The Gopal-Rakhal Dialectic
Colonialism and Children’s Literature in Bengal
Translated by Rani Ray, Nivedita Sen
Literature for children is a distinctive achievement of the Bengali language. In it, we get numerous illustrations of primers that are meant to initiate reading and writing among children, poems and nursery rhymes, fables and fairy tales, prose pieces and stories, plays and novels – all of which are unique in their style and content, exceptional in their taste and flavour. Literature for children has led to the production of innumerable books in Bengal; countless magazines and annual Puja numbers of journals have put together, year after year, stories, poems and plays for children. There is hardly any adult writer of stature who has not contributed to this venture.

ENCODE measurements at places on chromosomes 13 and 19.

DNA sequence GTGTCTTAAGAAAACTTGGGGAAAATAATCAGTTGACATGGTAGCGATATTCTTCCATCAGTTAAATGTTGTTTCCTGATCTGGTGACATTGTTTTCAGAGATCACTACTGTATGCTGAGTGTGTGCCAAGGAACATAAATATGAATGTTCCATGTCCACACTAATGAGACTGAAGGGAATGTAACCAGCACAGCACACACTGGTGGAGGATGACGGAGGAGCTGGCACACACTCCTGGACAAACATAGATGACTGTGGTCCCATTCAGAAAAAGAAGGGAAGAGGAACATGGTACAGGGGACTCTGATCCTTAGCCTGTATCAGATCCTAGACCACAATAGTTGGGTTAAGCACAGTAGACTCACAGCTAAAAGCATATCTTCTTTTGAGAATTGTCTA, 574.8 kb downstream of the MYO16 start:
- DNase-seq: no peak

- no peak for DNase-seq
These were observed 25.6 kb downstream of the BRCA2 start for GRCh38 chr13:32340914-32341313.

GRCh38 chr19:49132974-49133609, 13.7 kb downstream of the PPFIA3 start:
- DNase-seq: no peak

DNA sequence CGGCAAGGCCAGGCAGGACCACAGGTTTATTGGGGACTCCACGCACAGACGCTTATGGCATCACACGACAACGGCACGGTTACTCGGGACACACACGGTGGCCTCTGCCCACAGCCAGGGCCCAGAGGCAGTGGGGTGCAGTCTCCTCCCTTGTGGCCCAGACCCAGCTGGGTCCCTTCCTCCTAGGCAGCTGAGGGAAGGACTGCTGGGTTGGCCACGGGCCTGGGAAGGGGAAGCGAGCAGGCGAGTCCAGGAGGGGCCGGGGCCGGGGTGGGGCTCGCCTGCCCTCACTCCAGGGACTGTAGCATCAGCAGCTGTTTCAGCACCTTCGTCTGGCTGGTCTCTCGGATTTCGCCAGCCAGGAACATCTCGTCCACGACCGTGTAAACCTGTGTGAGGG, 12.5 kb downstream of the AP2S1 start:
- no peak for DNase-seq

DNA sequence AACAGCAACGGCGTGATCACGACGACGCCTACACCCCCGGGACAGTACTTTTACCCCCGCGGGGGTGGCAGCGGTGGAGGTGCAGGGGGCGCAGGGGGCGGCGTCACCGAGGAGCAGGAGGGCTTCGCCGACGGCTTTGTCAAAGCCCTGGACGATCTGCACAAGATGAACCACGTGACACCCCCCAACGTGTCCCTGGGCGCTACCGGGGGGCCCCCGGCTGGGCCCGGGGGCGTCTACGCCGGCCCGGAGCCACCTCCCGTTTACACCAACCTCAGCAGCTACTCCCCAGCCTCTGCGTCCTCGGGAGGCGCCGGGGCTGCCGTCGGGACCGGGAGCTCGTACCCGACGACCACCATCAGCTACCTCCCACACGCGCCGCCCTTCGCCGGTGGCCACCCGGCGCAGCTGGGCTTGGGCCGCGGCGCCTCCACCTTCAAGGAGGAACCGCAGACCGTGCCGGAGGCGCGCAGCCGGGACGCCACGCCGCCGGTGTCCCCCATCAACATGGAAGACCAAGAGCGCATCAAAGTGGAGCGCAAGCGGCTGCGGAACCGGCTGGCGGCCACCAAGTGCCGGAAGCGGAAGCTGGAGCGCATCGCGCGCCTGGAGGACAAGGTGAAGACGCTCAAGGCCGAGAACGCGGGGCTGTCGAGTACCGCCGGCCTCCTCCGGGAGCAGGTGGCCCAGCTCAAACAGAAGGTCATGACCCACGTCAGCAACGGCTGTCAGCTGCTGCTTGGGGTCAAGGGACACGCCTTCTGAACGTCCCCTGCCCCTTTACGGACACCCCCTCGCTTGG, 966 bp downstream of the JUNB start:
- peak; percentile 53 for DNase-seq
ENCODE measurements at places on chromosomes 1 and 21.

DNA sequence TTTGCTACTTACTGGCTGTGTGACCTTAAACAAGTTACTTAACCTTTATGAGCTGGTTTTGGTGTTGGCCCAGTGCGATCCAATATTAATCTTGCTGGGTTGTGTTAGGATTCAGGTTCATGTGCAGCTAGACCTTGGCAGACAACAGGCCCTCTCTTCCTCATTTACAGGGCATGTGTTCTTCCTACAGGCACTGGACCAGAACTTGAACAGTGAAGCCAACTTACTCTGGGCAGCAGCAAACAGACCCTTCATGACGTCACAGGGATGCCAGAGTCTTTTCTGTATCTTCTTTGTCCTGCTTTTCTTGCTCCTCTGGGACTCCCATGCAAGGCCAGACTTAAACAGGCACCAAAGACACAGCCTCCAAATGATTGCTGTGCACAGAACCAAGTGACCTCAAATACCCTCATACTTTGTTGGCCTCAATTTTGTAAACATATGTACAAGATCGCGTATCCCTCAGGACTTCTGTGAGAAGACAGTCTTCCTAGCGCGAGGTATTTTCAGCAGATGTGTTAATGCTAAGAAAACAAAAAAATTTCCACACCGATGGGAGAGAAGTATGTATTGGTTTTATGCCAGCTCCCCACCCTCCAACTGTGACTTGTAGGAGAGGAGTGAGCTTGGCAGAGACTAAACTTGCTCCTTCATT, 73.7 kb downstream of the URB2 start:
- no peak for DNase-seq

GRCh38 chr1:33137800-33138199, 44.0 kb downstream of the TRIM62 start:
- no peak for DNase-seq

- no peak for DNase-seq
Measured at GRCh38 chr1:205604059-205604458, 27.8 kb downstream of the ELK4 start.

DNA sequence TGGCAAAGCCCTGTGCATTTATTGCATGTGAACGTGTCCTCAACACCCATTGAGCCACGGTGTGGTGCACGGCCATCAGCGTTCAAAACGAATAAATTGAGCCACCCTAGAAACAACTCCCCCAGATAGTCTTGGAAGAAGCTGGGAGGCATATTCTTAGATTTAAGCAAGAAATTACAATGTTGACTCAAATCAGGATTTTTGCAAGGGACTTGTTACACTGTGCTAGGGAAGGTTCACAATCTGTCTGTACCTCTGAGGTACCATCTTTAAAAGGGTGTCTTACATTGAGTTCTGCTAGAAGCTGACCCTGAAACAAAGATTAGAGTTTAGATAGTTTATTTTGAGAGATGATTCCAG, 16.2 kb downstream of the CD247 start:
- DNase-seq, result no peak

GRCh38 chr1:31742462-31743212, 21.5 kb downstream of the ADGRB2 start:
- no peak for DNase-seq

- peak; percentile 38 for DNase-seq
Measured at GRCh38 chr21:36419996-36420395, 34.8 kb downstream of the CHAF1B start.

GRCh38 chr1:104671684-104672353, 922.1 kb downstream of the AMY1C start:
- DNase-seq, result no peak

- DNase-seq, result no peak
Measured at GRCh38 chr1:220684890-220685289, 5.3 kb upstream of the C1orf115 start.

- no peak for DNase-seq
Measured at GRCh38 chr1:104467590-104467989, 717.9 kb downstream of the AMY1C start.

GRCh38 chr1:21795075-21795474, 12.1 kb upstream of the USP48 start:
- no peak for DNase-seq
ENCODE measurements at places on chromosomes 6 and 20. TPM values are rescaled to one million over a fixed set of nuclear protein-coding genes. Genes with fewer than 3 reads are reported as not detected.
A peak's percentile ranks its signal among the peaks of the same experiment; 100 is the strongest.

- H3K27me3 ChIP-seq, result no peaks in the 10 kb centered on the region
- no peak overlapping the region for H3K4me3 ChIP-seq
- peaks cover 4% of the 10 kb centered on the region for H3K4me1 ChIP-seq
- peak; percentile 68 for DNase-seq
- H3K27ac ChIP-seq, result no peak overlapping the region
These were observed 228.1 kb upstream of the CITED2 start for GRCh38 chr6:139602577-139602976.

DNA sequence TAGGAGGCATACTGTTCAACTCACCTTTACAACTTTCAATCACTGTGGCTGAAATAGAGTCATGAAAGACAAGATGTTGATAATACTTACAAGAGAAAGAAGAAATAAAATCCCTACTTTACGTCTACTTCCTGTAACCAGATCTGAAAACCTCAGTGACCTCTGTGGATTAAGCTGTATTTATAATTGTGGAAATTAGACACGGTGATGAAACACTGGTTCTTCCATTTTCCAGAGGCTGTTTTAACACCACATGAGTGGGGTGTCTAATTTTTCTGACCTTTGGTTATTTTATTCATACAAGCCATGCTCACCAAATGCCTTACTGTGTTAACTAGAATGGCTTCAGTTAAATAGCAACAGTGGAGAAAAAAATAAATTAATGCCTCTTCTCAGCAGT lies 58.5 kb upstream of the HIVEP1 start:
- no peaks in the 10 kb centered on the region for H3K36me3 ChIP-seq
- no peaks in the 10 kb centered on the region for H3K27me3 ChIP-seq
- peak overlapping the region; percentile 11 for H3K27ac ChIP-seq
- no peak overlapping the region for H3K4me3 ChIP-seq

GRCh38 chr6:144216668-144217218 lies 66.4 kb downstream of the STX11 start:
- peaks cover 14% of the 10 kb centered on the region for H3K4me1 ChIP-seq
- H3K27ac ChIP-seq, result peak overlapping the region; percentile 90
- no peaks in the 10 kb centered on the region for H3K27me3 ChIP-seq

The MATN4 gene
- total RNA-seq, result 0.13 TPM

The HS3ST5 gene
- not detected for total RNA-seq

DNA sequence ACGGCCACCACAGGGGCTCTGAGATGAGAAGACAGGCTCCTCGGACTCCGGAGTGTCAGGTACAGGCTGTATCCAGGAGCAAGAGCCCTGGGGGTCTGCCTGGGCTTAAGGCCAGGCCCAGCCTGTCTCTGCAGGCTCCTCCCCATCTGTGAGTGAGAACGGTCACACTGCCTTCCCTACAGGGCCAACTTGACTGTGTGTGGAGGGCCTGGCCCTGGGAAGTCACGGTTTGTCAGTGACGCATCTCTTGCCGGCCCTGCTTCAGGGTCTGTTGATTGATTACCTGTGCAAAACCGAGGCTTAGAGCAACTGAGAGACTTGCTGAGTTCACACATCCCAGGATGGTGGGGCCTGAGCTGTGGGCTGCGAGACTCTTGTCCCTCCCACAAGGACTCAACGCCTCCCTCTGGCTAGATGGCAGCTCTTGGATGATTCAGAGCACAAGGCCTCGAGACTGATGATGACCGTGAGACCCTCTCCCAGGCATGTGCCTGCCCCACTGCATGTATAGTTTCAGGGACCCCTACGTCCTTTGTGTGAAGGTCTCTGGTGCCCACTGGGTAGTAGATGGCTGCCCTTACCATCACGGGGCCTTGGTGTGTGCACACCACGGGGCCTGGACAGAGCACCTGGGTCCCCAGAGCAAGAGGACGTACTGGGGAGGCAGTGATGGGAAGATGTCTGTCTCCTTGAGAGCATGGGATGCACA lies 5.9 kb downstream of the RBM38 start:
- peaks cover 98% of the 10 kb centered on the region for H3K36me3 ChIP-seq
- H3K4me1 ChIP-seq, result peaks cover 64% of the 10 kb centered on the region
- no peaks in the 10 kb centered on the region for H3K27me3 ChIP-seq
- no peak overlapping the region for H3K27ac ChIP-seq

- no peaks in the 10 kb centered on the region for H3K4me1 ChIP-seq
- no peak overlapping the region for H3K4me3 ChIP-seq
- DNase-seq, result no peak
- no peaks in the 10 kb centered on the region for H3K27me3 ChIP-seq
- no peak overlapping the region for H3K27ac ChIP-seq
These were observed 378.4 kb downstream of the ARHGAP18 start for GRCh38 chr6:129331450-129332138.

Even when we assess the nature of ideas and beliefs, Bengali children’s literature does not pall. In fact, it is a contentious site of trends and counter-trends that can be charted within inventive writings for children. Its multifarious potential was quite manifest in the colonial era and a few decades following India’s independence. The Gopal–Rakhal Dialectic: Colonialism and Children’s Literature in Bengal offers an evaluation of the strengths and possibilities of this very literature.